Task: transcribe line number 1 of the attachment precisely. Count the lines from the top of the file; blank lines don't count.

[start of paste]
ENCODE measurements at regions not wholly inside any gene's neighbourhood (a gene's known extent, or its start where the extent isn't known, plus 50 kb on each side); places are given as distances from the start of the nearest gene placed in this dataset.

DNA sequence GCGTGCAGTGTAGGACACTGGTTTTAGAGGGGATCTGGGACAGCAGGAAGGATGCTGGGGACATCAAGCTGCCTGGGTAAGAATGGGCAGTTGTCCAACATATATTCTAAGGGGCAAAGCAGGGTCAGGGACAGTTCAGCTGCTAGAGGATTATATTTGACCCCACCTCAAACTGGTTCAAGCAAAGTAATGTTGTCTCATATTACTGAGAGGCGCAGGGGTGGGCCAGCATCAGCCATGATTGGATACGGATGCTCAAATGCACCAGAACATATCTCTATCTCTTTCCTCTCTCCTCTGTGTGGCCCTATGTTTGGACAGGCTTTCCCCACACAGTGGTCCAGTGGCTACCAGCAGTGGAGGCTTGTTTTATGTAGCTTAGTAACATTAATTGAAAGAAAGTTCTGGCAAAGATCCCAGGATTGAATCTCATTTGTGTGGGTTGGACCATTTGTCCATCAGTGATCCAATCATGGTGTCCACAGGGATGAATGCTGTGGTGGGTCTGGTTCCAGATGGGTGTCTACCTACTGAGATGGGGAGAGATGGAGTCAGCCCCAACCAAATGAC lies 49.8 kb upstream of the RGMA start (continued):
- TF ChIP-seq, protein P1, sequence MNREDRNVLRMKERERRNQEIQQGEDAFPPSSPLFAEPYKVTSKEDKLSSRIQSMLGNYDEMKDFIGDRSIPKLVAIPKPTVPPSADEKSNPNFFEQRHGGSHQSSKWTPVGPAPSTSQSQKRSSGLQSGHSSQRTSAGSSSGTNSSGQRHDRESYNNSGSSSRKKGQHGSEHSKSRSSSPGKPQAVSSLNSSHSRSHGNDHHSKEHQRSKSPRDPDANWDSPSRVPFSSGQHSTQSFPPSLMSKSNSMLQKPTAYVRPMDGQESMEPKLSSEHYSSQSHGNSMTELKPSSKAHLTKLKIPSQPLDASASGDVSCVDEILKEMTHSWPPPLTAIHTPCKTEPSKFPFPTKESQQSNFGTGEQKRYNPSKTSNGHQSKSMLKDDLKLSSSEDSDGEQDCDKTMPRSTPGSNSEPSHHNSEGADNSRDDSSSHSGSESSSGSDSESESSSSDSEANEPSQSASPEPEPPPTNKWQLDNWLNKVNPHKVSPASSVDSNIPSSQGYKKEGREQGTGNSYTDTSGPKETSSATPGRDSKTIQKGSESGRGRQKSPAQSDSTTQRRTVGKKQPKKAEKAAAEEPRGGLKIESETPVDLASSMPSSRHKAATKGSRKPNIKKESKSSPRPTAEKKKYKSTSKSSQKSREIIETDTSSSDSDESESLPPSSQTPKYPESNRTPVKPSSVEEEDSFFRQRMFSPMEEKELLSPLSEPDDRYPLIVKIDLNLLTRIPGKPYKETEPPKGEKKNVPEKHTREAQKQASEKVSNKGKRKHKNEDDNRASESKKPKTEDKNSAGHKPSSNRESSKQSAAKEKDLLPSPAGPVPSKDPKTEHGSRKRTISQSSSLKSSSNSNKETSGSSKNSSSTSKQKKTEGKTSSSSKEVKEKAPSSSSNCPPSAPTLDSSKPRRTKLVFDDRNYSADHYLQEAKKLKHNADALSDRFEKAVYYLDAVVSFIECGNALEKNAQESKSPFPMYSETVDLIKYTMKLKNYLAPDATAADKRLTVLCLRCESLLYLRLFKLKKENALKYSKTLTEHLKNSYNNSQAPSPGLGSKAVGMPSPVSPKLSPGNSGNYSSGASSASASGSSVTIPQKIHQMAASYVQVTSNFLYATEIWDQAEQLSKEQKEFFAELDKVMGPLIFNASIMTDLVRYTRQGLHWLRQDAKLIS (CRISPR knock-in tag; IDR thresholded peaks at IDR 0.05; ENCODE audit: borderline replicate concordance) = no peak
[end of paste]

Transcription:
ENCODE measurements at regions not wholly inside any gene's neighbourhood (a gene's known extent, or its start where the extent isn't known, plus 50 kb on each side); places are given as distances from the start of the nearest gene placed in this dataset.